Russia, in 2005, launched RT, the television network that disseminates pro-Russian perspectives on news events along with a good bit of disinformation. RT’s launch preceded a measurable uptick in Russian active measures operations. Two years later, the Russians launched cyberattacks that disabled Estonian banks, government agencies and news media. The Russians launched similar attacks against Georgia in 2008.

The Gerasimov Doctrine

Disinformation and cyberwarfare became incorporated into the Russian military strategy in 2013 as part of what has come to be known the Gerasimov Doctrine, named after the Russian chief of the general staff Valery Gerasimov who laid out its core principles in an article entitled “The Value of Science Is in the Foresight,” published in Military-Industrial Kurier.

The very “rules of war” have changed. The role of nonmilitary means of achieving political and strategic goals has grown, and, in many cases, they have exceeded the power of force of weapons in their effectiveness.

The focus of applied methods of conflict has altered in the direction of the broad use of political, economic, informational, humanitarian, and other nonmilitary measures—applied in coordination with the protest potential of the population.

All this is supplemented by military means of a concealed character, including carrying out actions of informational conflict . . . .

– Valery Gerasimov, “The Value of Science Is in the Foresight,” Military-Industrial Kurier, Feb. 2013. As translated from Russian in Military Review, Jan-Feb 2016.

Gerasimov explained his new doctrine in a 2013 speech in which he said political goals are to be obtained through the “widespread use of disinformation . . . deployed in connection with the protest potential of the population.”

The Chinese had earlier adopted cyberwarfare and disinformation into their military strategy. A senior CIA official gave a speech in early 2000 in which he noted that four years earlier a Chinese general wrote that in future wars computers would be a target: “We can make the enemy’s command centers not work by changing their data system. We can cause the enemy’s headquarters to make incorrect judgments by sending disinformation. We can dominate the enemy’s banking system and even its entire social order.”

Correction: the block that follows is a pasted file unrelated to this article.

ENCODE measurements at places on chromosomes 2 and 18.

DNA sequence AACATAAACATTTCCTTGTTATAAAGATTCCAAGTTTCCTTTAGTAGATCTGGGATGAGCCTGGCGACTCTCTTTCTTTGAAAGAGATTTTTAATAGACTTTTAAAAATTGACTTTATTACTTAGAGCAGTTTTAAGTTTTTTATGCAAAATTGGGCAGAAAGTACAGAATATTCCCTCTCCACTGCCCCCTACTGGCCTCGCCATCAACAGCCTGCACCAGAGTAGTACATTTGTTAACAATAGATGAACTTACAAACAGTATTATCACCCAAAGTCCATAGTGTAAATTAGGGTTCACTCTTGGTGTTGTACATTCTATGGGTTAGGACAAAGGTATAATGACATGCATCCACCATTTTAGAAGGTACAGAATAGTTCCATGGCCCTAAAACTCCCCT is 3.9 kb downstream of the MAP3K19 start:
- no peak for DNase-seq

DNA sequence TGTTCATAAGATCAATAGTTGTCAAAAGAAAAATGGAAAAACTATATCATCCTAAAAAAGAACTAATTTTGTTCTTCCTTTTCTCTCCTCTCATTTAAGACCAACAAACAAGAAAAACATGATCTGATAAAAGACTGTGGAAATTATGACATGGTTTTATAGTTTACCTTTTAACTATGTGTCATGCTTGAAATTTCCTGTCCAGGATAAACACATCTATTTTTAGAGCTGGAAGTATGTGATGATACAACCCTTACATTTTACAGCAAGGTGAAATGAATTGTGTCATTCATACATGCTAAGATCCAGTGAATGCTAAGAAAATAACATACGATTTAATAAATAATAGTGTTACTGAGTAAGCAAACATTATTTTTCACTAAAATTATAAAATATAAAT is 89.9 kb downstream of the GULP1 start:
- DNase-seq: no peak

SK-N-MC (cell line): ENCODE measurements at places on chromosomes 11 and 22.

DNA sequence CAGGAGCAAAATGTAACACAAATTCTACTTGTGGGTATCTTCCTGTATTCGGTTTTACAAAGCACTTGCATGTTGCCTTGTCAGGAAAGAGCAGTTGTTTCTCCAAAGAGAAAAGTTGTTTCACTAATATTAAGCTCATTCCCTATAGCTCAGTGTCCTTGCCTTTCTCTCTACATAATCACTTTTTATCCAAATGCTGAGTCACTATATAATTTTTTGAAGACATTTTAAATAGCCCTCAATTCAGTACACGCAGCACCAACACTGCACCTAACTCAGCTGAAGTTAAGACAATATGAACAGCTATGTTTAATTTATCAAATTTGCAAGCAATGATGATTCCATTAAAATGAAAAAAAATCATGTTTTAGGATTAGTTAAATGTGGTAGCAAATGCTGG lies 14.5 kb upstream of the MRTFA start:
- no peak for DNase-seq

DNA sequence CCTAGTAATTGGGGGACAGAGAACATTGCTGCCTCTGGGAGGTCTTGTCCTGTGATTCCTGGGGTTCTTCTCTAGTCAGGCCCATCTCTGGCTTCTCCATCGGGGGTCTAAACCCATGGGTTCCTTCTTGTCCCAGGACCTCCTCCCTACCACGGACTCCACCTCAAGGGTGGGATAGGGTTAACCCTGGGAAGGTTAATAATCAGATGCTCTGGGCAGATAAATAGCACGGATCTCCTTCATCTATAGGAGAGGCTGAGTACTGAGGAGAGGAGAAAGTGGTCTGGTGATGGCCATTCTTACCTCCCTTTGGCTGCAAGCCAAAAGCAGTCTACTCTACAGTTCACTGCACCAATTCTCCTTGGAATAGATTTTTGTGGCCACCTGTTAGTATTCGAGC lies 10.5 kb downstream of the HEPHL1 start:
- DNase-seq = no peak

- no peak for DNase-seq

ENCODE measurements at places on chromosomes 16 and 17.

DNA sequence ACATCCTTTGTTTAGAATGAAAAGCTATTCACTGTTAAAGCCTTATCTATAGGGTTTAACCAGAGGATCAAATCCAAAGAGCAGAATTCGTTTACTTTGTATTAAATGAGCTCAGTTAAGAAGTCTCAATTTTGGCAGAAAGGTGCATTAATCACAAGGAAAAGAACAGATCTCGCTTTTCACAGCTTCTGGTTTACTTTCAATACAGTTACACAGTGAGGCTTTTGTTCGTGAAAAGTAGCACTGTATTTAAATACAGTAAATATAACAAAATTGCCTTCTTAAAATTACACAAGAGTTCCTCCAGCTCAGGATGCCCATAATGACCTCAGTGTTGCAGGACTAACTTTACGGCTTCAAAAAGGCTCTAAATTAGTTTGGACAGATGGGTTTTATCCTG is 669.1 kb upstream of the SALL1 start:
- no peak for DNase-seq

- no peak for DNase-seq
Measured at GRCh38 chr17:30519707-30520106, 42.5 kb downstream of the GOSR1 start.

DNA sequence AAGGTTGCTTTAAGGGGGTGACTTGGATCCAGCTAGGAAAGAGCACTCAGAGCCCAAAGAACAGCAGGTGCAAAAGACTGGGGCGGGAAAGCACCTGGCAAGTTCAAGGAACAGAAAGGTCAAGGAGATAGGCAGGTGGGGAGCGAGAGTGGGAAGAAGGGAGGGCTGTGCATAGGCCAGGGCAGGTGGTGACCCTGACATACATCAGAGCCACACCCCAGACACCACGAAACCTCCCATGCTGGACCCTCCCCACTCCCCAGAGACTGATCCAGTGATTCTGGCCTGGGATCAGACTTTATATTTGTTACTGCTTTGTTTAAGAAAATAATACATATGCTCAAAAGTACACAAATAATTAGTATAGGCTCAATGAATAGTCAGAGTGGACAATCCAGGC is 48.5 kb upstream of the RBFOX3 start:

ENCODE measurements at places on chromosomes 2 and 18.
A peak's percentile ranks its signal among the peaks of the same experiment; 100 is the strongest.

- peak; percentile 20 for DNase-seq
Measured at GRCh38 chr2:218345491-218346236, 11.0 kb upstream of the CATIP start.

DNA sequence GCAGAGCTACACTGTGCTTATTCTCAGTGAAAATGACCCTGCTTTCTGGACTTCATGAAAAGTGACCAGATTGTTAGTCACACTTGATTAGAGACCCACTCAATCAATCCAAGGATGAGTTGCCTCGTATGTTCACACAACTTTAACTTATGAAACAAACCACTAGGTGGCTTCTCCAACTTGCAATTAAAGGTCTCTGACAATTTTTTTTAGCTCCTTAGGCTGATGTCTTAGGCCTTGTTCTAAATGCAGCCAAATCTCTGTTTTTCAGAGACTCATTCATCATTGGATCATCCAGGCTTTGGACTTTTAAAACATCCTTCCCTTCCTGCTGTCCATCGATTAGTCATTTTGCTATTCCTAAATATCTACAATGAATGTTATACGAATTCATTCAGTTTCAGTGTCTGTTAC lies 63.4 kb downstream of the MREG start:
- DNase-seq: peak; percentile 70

Gerasimov Doctrine in Action

Rid testified that in 2014 Russia’s shift in tactics became apparent especially in military intelligence, the GRU. An intercepted GRU report documented how Russia created trolls to spread disinformation on social media during the annexation of Crimea. The GRU increased its cyberwarfare during the occupation of Ukraine. As the Washington Post article noted, less than a week into that campaign, GRU-created fictitious Facebook accounts had garnered 200,000 hits a day.

Yet, the U.S. still did not react. NATO officials had personally warned President Obama of the new Russian threats. White House aides wanted the U.S. to counteract the Russian disinformation campaigns, but President Obama “brushed aside the idea as politically impracticable,” according to the Washington Post.

By early 2015, the GRU’s disinformation and cyberwarfare operations had targeted military and diplomatic entities worldwide. Among the targets were the private accounts of Chairman of the Joint Chiefs of Staff General Joseph F. Dunford, the current and former U.S. ambassadors to Russia, NATO officials, and Russian dissidents and opposition leaders.

According to Rid, Russian intelligence began employing Wikileaks as an outlet for files obtained through its cyberwarfare operations and, over the next year, created at least six new front organizations, including DCLeaks and Gucifer 2.0, for the same purpose. The GRU also began to shift from worldwide military and diplomatic targets to U.S. political targets, which included Hillary Clinton’s personal email account. Clinton campaign staffers, and the DNC. Professor Rid likened the DNC hacks to “a carefully executed physical break-in in which the intruders used uniquely identical listening devices; uniquely identical envelopes to carry the stolen files past security; and uniquely identical getaway vehicles.”

Gentlemen Don’t Read Each Other’s Mail

A State Department official in 2015 proposed to target Russian trolls who were prominent online – so-called “influencers” – with pro-American propaganda. Then-Director of National Intelligence James R. Clapper Jr. vetoed that proposal. In his view, the U.S. “should emulate the Russians.”

That rationale immediately brings to mind Henry Stimpson when he closed the so-called Black Chamber – the forerunner of the National Security Agency. Despite its remarkable success during World War I, Simpson famously declared that “Gentlemen don’t read each other’s mail.”

A 1950 document in the NSA’s online archives states that Stimpson had acted on the orders of President Hoover, who wanted the Black Chamber terminated. Perhaps, we might speculate, Mr. Clapper was similarly simply echoing the views of President Obama.

The poet George Santayana famously remarked that “Those who cannot remember the past are condemned to repeat it.” A corollary may be that those who ignore past military operations will forever be targets of them.